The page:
National Geographic’s last Instagram photo.

Via Waylon Lewis
on Dec 18, 2012
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Nat Geo’s ballsy response to #instagram ‘s legal changes…#instablowback and updates on #elephantjournal .com front page.

Ballsy. Money. From a major, respected, photo-oriented outfit, no less.


Here’s my idea for an easy, profitable, awesome, fun fix that would benefit user and Instagram/Facebook alike.

Instagram is “listening”! Keep sharing the noise. Here’s their update.


About Waylon Lewis

Waylon Lewis, founder of elephant magazine, now & host of Walk the Talk Show with Waylon Lewis, is a 1st generation American Buddhist “Dharma Brat." Voted #1 in U.S. on twitter for #green two years running, Changemaker & Eco Ambassador by Treehugger, Green Hero by Discovery’s Planet Green, Best (!) Shameless Self-Promoter at Westword's Web Awards, Prominent Buddhist by Shambhala Sun, & 100 Most Influential People in Health & Fitness 2011 by "Greatist", Waylon is a mediocre climber, lazy yogi, 365-day bicycle commuter & best friend to Redford (his rescue hound). His aim: to bring the good news re: "the mindful life" beyond the choir & to all those who didn't know they gave a care. | His first book, Things I would like to do with You, is now available.


8 Responses to “National Geographic’s last Instagram photo.”

  1. DaveTelf says:

    Dig it.

  2. It appears from Instagram's public statements that National Geographic has bought the gossip, along with everyone else sharing the rumor.
    With that in mind, when you share any photos in social media…you have to know that advertising will be all around those photos (including advertising you may be morally opposed to). The web has changed and the rights associated with pictures is in the process of changing in realtime.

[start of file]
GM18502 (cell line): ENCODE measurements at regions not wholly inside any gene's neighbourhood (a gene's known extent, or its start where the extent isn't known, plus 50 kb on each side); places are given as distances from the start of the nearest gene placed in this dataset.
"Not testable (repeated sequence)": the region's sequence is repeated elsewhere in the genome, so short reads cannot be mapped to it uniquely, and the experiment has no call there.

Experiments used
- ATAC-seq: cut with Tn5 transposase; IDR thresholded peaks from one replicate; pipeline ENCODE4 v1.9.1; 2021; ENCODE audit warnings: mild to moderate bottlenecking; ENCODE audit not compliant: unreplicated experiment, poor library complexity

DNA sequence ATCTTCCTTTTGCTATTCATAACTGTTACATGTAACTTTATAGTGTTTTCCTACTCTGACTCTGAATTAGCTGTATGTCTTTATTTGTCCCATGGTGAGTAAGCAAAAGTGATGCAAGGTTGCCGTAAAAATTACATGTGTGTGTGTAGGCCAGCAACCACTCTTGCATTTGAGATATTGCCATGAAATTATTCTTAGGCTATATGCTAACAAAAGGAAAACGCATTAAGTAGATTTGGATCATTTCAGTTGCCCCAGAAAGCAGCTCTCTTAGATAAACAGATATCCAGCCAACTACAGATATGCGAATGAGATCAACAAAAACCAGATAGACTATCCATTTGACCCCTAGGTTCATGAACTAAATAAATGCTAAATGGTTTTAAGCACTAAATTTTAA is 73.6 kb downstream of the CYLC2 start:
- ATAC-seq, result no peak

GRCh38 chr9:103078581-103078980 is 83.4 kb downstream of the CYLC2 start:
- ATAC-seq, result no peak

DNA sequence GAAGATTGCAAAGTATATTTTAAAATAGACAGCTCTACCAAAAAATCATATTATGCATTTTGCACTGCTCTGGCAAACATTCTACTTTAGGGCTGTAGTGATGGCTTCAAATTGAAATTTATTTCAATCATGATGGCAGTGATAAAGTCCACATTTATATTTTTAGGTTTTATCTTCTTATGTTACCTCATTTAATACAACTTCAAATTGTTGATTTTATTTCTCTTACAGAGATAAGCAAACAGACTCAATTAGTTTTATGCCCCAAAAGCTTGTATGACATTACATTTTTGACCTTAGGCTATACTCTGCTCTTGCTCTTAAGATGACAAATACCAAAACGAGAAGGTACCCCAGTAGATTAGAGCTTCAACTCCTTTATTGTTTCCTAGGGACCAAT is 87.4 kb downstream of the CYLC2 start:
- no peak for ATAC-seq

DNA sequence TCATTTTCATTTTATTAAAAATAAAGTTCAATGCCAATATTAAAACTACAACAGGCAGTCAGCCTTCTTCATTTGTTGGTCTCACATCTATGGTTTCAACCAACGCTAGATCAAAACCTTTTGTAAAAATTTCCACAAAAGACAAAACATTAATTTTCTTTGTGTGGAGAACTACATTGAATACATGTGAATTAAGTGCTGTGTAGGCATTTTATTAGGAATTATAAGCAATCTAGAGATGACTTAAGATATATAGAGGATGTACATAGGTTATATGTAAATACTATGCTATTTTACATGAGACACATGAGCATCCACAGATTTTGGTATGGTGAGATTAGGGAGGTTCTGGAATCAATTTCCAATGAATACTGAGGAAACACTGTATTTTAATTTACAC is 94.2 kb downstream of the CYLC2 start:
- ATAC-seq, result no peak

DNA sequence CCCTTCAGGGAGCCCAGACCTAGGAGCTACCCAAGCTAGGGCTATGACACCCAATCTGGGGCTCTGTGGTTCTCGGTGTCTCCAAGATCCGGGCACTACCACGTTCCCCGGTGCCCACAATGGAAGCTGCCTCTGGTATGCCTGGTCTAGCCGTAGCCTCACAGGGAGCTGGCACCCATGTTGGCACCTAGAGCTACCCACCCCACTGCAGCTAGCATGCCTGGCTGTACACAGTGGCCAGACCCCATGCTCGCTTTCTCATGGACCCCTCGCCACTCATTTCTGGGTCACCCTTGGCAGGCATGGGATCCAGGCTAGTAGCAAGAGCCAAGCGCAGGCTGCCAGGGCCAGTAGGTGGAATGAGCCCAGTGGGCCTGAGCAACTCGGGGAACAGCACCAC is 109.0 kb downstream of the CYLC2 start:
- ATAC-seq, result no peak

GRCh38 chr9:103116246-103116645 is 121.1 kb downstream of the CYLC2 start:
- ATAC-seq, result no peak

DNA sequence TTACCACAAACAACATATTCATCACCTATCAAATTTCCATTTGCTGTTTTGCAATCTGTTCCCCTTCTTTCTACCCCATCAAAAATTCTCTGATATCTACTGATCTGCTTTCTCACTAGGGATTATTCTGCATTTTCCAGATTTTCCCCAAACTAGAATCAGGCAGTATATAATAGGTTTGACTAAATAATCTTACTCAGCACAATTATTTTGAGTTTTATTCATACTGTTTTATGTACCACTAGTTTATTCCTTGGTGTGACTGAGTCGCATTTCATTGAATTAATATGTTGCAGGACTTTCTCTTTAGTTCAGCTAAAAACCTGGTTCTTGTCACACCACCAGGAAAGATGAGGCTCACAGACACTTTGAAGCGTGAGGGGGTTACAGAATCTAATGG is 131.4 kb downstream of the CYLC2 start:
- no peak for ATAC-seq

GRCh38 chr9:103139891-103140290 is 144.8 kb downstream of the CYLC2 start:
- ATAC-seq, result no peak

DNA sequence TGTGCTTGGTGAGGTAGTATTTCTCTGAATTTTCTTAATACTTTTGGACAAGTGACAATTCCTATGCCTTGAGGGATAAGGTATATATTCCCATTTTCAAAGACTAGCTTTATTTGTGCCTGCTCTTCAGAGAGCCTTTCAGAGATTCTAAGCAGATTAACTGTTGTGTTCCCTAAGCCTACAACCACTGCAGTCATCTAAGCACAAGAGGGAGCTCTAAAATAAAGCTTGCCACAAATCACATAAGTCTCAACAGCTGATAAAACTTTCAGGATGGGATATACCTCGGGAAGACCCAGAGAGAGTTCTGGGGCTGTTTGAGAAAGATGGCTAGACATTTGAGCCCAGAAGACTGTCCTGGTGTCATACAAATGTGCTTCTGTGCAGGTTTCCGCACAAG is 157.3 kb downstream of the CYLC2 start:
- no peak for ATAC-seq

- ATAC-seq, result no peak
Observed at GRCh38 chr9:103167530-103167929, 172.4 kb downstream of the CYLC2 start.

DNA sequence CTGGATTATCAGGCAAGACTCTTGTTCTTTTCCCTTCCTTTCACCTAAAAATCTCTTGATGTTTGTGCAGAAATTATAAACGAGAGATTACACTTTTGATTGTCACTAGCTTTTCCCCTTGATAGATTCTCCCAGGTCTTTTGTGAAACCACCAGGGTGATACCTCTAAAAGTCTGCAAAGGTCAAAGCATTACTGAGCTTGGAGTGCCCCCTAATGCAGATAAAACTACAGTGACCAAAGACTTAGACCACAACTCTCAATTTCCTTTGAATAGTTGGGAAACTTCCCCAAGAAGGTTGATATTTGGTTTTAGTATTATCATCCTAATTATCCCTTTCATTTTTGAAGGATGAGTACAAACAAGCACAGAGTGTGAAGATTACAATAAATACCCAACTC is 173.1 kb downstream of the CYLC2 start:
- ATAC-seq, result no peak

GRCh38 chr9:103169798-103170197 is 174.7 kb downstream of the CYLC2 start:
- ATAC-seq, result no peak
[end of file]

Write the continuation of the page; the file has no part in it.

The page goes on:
3. elephantjournal says:

    Wow, No Disclaimer, did you see my clarifying apology? Or do you just enjoy throwing rotten tomatoes from the safety of anonymity? So brave, and helpful. Deep bow.

    Again, 95% of all our coverage has been critical of John. All of mine has–but fair, too. That's what that intro was about–it was no disclaimer, but you also, to be fair, didn't see the first draft of that article, which while wonderful was pretty harsh. What's helpful here, speaking from the perspective of one who grew up in a community rocked by several such scandals, is to move beyond theism and blame and toward responsibility and independence. I don't say that lightly–I know this has been difficult and in no way give a shiite about defending anyone's mistakes, including any of my own–thus my clarifying apology, which is appears you're too busy to have read—though you're not too busy to throw rotten tomatoes. Very inspiring.

  4. You should post this kind of video more often because we can learn many things.

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  6. click here says:

    I suspect they try tactics like this to see how severe the outrage will be. If not too bad, they proceed with it. If extremely strong outrage, they back off. Not a bad idea unless you antagonize the public (and National Geographic) so badly that they simply refuse to use Instagram ever again. In that case, modifying your Terms of Service, to make them more appropriate, is too little too late. (I hope that’s what will happen. Any company as morally bankrupt as this deserves the consequences.)